The Road to Promotion: Be Mindful and Enjoy the Moment

Tuesday, August 18, 2015 - 17:59

Guest post by AIM Senior Research Fellow, Dr Samantha Johnson

Do you daydream at work?  Of course you do.  But how much?  If you daydream a lot, if your mind wanders easily and if you operate on auto-pilot you might want to polish up your resume.  Apparently being focused, in the moment and ‘mindful’ at work is linked not only to performance, but to retention.  If you’re looking to do well and snatch that next promotion, ignore the view from the boardroom window and turn your thoughts to what you’re doing and how you’re feeling.

Mindfulness has become a popular word of late.  People are learning mindfulness techniques to enhance relationships, build vitality, reduce stress, depression and anxiety and increase life satisfaction.  Now it’s time to learn and practice mindfulness at work – that is, of course, if longevity and performance matter to you.

Mindfulness is considered a psychological state that allows us to focus our attention on events occurring in the present moment. It sounds a little easier than it actually is. 

To be truly and effectively mindful, we must be aware of the moment we are in, both internally and externally.  In other words, it’s not only important to know where you are and the activity you are engaged in, but it’s also important to be mindful of how you feel about it and what you are experiencing within yourself.  The focus of attention must be broad and this takes practice. 

If you’re reading this and thinking that this is a lot of fuss over nothing, you do it all the time, you might be the type of person who is naturally inclined to being mindful.  If, however, you’re thinking that this sounds like a whole lot of soft fluffy stuff that soft fluffy people like to talk about – you might not be naturally inclined and you might benefit the most from learning some new mindfulness techniques.

Being mindful at work has recently been linked to the ability to manage fatigue at work and improved task performance, as well as the ability to cope with challenging or stressful situations and to self-manage.

It enhances judgement and insight and can help us process information more accurately. It allows us to be more objective in our dealings with others and to manage those moments of passion in work meetings that often leave us (and our colleagues) red-faced.

So how do you practice mindfulness at work? Here are 6 easy techniques to practice.

  1. Identify your emotions, feelings or mood at any given time.  Ask yourself ‘how am I feeling right now?’ Be sure that you identify feelings rather than thoughts.  For example, thoughts such as being curious or interested could cause feelings of contentment or happiness, or being perplexed or confused could cause feelings of frustration or annoyance.
  2. Measure the length of time you generally stay focused on particular task and slowly increase it.  Train yourself to ignore the distraction around you.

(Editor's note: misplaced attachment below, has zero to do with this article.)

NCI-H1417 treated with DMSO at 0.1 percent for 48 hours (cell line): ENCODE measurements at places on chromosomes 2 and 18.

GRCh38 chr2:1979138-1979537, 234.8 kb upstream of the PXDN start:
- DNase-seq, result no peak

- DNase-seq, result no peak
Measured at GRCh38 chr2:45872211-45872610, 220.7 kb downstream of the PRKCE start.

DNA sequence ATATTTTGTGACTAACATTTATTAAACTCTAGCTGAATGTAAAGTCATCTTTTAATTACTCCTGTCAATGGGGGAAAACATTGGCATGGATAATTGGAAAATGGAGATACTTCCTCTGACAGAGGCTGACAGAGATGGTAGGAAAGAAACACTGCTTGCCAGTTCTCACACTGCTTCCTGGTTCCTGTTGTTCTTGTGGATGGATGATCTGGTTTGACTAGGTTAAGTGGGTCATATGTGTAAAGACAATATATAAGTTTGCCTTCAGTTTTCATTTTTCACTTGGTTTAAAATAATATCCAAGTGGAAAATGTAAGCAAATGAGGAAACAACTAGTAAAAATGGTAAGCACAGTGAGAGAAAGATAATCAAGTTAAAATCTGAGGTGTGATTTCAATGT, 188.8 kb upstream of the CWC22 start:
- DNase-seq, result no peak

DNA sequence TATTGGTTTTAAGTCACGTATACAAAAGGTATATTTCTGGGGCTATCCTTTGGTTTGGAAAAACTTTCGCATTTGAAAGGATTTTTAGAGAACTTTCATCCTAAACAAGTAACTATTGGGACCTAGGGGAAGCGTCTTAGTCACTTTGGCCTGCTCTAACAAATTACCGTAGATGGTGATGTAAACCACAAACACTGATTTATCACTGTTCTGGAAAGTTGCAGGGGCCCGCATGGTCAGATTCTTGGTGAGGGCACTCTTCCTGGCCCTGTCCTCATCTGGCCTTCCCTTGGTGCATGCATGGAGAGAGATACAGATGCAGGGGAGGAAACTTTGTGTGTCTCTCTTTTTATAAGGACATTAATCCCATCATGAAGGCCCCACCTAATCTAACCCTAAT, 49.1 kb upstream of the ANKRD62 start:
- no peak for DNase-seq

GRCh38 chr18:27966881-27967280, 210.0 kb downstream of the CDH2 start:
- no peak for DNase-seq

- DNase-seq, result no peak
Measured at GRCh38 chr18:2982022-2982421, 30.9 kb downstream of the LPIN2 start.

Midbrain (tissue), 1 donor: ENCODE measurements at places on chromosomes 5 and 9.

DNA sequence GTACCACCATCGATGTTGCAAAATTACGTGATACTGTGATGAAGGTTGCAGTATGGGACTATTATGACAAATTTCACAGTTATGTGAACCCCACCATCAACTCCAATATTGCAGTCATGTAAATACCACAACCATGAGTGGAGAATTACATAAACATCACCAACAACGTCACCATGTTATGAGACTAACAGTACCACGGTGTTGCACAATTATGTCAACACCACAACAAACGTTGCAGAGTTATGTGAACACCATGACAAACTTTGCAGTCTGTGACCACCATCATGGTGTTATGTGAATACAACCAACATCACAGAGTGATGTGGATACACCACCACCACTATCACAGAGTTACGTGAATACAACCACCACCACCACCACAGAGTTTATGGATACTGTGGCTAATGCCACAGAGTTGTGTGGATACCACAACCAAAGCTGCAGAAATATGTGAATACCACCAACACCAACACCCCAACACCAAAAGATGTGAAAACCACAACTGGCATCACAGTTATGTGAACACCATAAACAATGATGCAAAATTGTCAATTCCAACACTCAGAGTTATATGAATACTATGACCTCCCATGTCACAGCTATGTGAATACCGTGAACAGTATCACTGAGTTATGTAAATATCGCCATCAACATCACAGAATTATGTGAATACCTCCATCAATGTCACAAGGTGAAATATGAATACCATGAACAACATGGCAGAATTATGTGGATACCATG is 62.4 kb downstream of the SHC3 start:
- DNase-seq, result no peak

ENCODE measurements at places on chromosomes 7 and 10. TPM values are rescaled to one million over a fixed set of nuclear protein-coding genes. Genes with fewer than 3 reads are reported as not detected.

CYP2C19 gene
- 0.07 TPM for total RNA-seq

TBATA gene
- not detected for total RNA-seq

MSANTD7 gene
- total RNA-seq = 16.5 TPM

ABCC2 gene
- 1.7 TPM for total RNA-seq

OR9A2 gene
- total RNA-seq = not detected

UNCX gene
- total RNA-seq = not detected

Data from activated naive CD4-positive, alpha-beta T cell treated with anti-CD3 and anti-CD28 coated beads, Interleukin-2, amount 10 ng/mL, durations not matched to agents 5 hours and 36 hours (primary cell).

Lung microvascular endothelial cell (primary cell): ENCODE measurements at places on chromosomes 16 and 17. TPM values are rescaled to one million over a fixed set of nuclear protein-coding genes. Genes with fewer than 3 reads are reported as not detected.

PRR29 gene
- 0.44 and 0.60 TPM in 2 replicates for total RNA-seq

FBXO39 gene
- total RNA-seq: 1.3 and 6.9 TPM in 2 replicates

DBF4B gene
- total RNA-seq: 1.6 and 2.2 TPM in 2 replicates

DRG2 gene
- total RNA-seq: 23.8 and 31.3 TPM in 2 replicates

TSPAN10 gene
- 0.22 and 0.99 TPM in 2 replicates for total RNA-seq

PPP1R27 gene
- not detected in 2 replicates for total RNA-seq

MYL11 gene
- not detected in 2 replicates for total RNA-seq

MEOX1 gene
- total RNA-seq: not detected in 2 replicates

3. Practice remembering people’s names when you’re introduced to them. Don’t allow yourself to forget them almost instantly.
  4. Identify how often you feel like you’re on auto-pilot; reduce this.  Reduce the tendency to operate by habit.
  5. Balance the focus of goal achievement with tasks.  In other words, enjoy the journey as well as the achievement.
  6. Stop listening to people and doing something else simultaneously.  Focus only on listening and put the other task aside. Stop multi-tasking, it’s not really working.

Being mindful will help you increase your emotional intelligence and emotional intelligence has been shown to be beneficial for just about every aspect of work and life.  It will help you identify and appreciate new experiences in life, it will help you reduce worry and anxiety.  You’ll have clearer thoughts and a more balanced perspective. 

Being mindful will make you happier! It will also make you more pleasant to work with.  It will build your self-esteem and enhance an optimistic outlook on life.  At work, you’ll be more engaged and more personable. 

Who would have thought that practicing to remember people’s names and focusing on yourself and how you feel would reap such benefits?  For those of you looking for success at work and preparing for a promotion, take heed, this is valuable research that encourages performance improvement through happiness and relaxation.  Forget diving into further studies, smile and practice being in the moment, apparently that’ll do it!

If you're looking for short course training that can provide you with an edge in your career, AIM offers over 80 open programs that can give you the knowledge and skills you need to realise your power. With courses such as Performance Management, Leading with Emotional Intelligence and Manage People Effectively, AIM specialises in programs that will enable you to lead from the front and set new standards in your organisation and your career.



Dan, E & Brummel, B.  Human Relations 67(1) 105-128 2013.

Kirk Warren Brown and Richard M Ryan.  Journal of Personality and Social Psychology, 84(4) April 2013 pp. 822-848